We asked medics and health experts for their best-ever advice, and they delivered the goods…
1. DON’T WASTE MONEY ON GYM MEMBERSHIPS
‘You don’t need to spend a cent to get your heart rate up!’ advises fitness instructor Janey Holliday. ‘You can work out effectively using your own body weight in the form of press-ups, lunges, and tricep dips.’ And use free apps, like Map My Fitness (iOS/ Apple; Android), which let you track your running route, workouts, and nail your fitness goals.
2. CHECK YOURB BLOODPRESSURE
If your doctor wants to prescribe medication to reduce your blood pressure, be sure to ask for Ambulatory Blood Pressure Monitoring (ABPM), where it is measured at regular intervals over a 24-hour period at home, advises Professor Gareth Beevers. ‘This is the “gold standard” of blood pressure measuring and gives far more accurate readings than just a single measurement in the GP’s rooms. The next best option is to buy your own monitor (try Clicks or Dis-Chem) and check your blood pressure at regular intervals at home, then writing down the results.’ But make sure that the machine is endorsed by the South African Hypertension Society and ask your GP for guidance on using it correctly.
3. FORGET FRUIT JUICE
Even juices that claim to be ‘100% natural’, ‘not from concentrate’ and ‘no added sugar’ are full of sugar, says nutritionist Laila Lewis. ‘The fact that it’s natural fruit sugar, fructose, won’t necessarily lessen the negative impact on your body. A 500ml bottle of orange juice can actually contain the equivalent of nine teaspoons of sugar – the same as what you’ll find in a can of sugary fizzy drink! Better to eat the whole fruit which still contains fibre and slows the release of the fruit sugars into your blood stream.’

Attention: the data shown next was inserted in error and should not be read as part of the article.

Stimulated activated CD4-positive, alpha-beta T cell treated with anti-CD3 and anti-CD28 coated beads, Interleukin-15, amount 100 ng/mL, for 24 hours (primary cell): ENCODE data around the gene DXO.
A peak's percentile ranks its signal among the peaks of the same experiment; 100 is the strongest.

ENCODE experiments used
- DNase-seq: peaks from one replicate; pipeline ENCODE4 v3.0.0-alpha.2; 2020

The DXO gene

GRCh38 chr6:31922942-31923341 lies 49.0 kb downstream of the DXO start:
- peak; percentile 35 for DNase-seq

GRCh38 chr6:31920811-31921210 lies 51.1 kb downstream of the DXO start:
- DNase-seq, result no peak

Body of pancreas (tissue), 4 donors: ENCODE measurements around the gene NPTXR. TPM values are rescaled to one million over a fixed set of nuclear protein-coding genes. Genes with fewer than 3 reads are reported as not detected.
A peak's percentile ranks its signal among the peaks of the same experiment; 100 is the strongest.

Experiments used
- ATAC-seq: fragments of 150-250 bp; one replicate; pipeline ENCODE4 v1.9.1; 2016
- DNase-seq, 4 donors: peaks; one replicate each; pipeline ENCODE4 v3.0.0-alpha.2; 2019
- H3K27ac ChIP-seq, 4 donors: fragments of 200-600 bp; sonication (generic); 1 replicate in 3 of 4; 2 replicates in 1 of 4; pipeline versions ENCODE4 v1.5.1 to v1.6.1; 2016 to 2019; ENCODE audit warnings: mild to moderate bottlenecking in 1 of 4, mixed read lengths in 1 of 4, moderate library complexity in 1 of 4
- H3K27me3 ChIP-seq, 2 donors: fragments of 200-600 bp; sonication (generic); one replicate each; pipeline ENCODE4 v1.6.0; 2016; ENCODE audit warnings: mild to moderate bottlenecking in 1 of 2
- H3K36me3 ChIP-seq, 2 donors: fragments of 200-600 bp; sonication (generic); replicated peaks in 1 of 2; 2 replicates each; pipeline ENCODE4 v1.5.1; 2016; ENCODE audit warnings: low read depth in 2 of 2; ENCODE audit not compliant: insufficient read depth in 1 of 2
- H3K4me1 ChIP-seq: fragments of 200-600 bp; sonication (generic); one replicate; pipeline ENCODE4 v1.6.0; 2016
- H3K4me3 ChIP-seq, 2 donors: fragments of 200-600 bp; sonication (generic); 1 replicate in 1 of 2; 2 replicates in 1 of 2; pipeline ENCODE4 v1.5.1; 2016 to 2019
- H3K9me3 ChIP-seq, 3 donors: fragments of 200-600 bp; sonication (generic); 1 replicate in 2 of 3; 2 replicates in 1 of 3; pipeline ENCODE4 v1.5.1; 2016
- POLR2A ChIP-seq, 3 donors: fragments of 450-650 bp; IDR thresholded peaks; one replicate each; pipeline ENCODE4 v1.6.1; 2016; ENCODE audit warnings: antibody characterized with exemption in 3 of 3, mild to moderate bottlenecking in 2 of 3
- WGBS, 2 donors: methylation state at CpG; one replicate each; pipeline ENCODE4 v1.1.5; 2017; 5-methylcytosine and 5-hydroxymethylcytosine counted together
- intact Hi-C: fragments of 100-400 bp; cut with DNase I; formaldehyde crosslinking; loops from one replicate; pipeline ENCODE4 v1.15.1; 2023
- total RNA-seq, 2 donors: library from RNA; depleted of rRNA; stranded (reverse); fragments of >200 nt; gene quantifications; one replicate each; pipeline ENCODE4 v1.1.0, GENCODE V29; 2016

4. DON’T IGNORE SORE LEGS
‘Almost a third of adults have varicose vein problems, but only half can see them,’ says Professor Mark Whiteley. ‘The other half won’t become aware of them until they get symptoms like aching legs, swollen ankles, or leg ulcers. And varicose veins can only be detected with a duplex ultrasound scan – so don’t put it off.’
5. CONSIDER STATINS VERY CAREFULLY
According to GP Dr Wendy Denning, statins should be used with caution, especially if you’re a woman as studies show that side effects, such as muscle pain, can be worse in women than they are in men. ‘I advocate regular exercise, reducing alcohol, sugar and trans-fats, and taking a fish oil to increase “good” HDL cholesterol levels.’ Get your cholesterol and blood pressure checked regularly, and if you’re concerned, consult with your GP for the best medical advice to suit your circumstances.
6. BE PICKY ABOUT PILLS
Avoid painkillers that say ‘Plus’ or ‘Extra’ on the pack, advises pharmacist Angela Chalmers. ‘They’re not fast-acting per se; they simply contain extra ingredients like caffeine or codeine that might not be suitable for your pain. I only advise people to take these kinds of pills if they have severe dental, period- or back pain – just until they can get to a doctor or dentist. I view it as a last resort.’
7. HANDLE GRANDKIDS WITH CARE
‘I see a lot of patients in their fifties and sixties who’ve hurt their backs lifting little ones,’ says spinal surgeon Amjad Shad. ‘I’m not saying don’t do it – just put your brain in action before your spine. Steadily lower yourself to their height instead of bending down and lifting, which will cause injury. You’ll still get your hug!’
8. ACT ON A HEADACHE IMMEDIATELY
‘Don’t wait for it to get worse’ says Professor Anne MacGregor, a specialist in headaches and women’s health. Take aspirin or ibuprofen (which is an anti-inflammatory and could work better, but not if you have stomach issues); wash tablets down with a caffeinated drink like Coke or coffee. This helps constrict blood vessels, which tend to enlarge just before a headache, and therefore can aid recovery.
9. DAILY HEALTH BOOSTERS
Do four things every day to improve your mental health, suggests psychologist and author of Think Yourself Happy (Oneworld Publications), Dr Rick Norris. ‘First, make a list of tasks you have to do and break them into mini-projects of no more than 20 to 30 minutes: doing this and ticking them off is a powerful way to feel positive. Second, phone, message or email a friend: loneliness is linked to depression. Third, no matter how down you feel, make the effort to do a kind act for someone else. You’ll almost always feel better and they’ll benefit, so everyone’s a winner! Finally, be selfish – put yourself first for a small amount of time so you can recharge your batteries.’